Imperial Circular 09/13/18: On Steel Tariffs (STEEL-cam 1 Tech-Comm 0).

Economics is a matter of national security.”

That was the central claim we made in our post STEEL-cam v Nick Land’s Tech-Comm Accelerationism.

Today, we read in the Wall Street Journal:

The president acted because steel and aluminum imports have helped erode the domestic industry to the point that it threatens national security. Unfair trading practices from countries like China have distorted the global steel and aluminum markets. It is time to halt the damage.

Read the rest here.

In our post on Land’s Tech-Comm, we explained that the demands of statecraft and the logic of accelerationism are in fundamental conflict with each other and that the state will ultimately  win this conflict:

As spatial entities structured to jealously delimit their own territories, to assert their exclusive control within them, and variously to attempt to influence events beyond their borders, states are inherently inclined to strive for relative advantage against like entities on the international scene, even if only by means other than force. (Edward Luttwak.)

The Trump administration’s recent ruling, by happenstance,  coincides with our recent entry in the STEEL-cameralist Manifesto  The STEEL-cameralist Manifesto Part 11: The Grand Strategy of the American Empire.

There, we cover the topic of geoeconomics and statecraft more thoroughly and we recommended the kinds of policy that the Trump administration has taken.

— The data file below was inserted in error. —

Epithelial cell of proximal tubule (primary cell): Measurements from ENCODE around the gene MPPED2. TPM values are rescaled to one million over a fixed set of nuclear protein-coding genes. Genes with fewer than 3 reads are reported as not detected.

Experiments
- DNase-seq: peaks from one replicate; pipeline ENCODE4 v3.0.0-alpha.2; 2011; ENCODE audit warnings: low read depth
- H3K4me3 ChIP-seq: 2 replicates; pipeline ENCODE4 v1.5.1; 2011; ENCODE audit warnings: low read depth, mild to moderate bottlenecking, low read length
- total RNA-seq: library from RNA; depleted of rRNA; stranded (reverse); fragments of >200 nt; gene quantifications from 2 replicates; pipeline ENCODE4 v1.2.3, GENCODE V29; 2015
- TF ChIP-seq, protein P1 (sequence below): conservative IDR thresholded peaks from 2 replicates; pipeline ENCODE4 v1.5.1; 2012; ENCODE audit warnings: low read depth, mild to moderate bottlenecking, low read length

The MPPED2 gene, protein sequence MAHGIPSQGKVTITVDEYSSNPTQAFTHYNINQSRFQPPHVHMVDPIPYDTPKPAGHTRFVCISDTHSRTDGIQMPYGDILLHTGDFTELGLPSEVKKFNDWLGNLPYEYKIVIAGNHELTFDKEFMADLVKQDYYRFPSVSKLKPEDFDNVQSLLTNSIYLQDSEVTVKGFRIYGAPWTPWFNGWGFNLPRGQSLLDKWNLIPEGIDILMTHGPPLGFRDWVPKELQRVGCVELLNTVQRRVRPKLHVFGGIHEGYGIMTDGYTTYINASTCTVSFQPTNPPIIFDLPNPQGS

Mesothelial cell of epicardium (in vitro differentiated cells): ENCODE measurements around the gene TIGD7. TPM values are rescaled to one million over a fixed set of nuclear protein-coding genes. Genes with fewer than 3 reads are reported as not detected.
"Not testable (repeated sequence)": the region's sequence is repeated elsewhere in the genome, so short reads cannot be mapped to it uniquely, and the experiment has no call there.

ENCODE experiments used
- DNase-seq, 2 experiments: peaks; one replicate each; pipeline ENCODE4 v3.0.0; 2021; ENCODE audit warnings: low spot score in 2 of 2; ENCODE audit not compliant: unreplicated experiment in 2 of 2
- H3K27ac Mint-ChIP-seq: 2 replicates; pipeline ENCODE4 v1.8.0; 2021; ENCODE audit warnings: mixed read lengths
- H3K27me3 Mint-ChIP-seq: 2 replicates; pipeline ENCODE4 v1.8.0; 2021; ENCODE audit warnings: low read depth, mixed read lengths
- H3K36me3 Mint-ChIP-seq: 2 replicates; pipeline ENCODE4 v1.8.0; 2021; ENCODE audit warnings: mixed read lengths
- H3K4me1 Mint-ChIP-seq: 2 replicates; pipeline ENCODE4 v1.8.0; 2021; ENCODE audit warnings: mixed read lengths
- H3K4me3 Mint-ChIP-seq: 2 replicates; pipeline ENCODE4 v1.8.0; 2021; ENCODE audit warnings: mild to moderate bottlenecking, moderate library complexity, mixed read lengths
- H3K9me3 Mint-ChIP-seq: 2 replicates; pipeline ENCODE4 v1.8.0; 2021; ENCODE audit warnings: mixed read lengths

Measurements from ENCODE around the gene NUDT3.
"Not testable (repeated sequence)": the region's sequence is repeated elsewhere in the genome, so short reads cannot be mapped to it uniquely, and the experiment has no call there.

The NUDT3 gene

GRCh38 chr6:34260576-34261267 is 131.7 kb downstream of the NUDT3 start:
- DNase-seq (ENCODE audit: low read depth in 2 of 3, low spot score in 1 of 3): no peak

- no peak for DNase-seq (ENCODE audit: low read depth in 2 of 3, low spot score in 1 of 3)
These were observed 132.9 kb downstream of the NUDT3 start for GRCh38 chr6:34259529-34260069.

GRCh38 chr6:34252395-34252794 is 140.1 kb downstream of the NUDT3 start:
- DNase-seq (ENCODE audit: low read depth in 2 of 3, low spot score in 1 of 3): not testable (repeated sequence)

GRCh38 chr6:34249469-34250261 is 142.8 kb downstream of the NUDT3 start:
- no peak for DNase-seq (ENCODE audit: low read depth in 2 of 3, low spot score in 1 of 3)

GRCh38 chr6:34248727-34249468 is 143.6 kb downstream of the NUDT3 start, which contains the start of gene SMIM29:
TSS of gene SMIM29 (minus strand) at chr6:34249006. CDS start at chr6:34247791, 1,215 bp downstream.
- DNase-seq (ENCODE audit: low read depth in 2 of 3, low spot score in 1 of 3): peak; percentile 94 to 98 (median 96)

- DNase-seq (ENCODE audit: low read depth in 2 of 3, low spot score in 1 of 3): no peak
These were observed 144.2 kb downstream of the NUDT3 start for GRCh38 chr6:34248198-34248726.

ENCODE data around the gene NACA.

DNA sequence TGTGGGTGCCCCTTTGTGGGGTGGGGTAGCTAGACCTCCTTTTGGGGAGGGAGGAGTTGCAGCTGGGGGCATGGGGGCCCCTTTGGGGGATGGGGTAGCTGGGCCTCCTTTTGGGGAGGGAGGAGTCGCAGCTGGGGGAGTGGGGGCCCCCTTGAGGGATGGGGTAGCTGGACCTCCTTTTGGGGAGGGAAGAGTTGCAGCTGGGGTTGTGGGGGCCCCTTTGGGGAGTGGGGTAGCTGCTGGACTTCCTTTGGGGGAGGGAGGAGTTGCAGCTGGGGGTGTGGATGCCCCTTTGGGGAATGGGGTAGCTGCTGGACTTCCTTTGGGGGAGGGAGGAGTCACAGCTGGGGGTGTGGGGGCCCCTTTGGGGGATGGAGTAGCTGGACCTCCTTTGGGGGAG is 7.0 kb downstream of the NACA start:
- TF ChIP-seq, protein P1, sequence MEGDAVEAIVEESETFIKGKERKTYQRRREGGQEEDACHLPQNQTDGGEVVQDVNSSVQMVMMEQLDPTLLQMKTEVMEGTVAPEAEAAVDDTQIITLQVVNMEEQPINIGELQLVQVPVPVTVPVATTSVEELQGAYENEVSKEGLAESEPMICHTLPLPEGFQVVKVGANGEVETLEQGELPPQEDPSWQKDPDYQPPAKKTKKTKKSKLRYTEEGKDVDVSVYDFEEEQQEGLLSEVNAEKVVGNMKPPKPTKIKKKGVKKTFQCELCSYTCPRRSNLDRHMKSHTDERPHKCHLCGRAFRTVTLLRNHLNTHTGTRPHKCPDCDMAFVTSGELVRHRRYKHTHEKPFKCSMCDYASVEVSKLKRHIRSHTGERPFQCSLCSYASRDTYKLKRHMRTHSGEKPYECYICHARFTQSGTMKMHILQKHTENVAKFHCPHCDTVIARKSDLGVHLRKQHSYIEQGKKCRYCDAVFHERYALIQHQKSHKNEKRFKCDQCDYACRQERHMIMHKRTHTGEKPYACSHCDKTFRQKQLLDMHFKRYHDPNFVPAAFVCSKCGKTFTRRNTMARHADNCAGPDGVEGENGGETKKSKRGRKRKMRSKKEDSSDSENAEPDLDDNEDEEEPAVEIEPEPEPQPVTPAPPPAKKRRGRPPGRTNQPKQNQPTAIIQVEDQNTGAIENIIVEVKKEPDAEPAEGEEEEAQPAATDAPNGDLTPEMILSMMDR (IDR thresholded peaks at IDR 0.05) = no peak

Neocameralism is not techno-commercialism and the main philosophical and ideological challenge to Land’s vision is the kind of STEEL-cameralist vision that China pursues and that the Trump administration is beginning to develop and not “romanticism” as Land thinks.

What counter arguments does Land and his students have, if any?




3 thoughts on “Imperial Circular 09/13/18: On Steel Tariffs (STEEL-cam 1 Tech-Comm 0).

  1. well, i’ve written on free trade before:

    the main response is: tariffs are against a country’s own self-interest, since it makes *real* (as opposed to nominal) wages plummet. but it’s a lesson to be learned through experience (Brazil has been trying this same kind of protectionist move for pretty much all of its existence, to no avail). capital have been finding its way around this creeping humanism for over a century already.


    1. It is not about “humanism” though from our perspective. It is about the logic of state or national power. The libertarian arguments, which we are well acquainted with, do not touch the arguments we have made.


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